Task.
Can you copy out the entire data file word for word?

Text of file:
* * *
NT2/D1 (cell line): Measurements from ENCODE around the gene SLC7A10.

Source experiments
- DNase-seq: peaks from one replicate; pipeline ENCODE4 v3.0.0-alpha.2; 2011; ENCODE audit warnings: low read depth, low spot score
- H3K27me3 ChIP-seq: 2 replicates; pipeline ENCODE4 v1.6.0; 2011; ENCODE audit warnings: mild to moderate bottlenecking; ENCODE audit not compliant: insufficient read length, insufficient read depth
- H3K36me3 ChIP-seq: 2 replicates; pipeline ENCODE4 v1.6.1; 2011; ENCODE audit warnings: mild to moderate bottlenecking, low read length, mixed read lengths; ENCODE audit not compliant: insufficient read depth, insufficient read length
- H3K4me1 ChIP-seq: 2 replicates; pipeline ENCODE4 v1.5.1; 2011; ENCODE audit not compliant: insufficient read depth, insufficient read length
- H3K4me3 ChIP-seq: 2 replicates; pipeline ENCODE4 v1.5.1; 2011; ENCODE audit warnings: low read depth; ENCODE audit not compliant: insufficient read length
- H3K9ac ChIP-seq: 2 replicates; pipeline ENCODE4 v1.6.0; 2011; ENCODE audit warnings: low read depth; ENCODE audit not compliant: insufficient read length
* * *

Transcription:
NT2/D1 (cell line): Measurements from ENCODE around the gene SLC7A10.

Source experiments
- DNase-seq: peaks from one replicate; pipeline ENCODE4 v3.0.0-alpha.2; 2011; ENCODE audit warnings: low read depth, low spot score
- H3K27me3 ChIP-seq: 2 replicates; pipeline ENCODE4 v1.6.0; 2011; ENCODE audit warnings: mild to moderate bottlenecking; ENCODE audit not compliant: insufficient read length, insufficient read depth
- H3K36me3 ChIP-seq: 2 replicates; pipeline ENCODE4 v1.6.1; 2011; ENCODE audit warnings: mild to moderate bottlenecking, low read length, mixed read lengths; ENCODE audit not compliant: insufficient read depth, insufficient read length
- H3K4me1 ChIP-seq: 2 replicates; pipeline ENCODE4 v1.5.1; 2011; ENCODE audit not compliant: insufficient read depth, insufficient read length
- H3K4me3 ChIP-seq: 2 replicates; pipeline ENCODE4 v1.5.1; 2011; ENCODE audit warnings: low read depth; ENCODE audit not compliant: insufficient read length
- H3K9ac ChIP-seq: 2 replicates; pipeline ENCODE4 v1.6.0; 2011; ENCODE audit warnings: low read depth; ENCODE audit not compliant: insufficient read length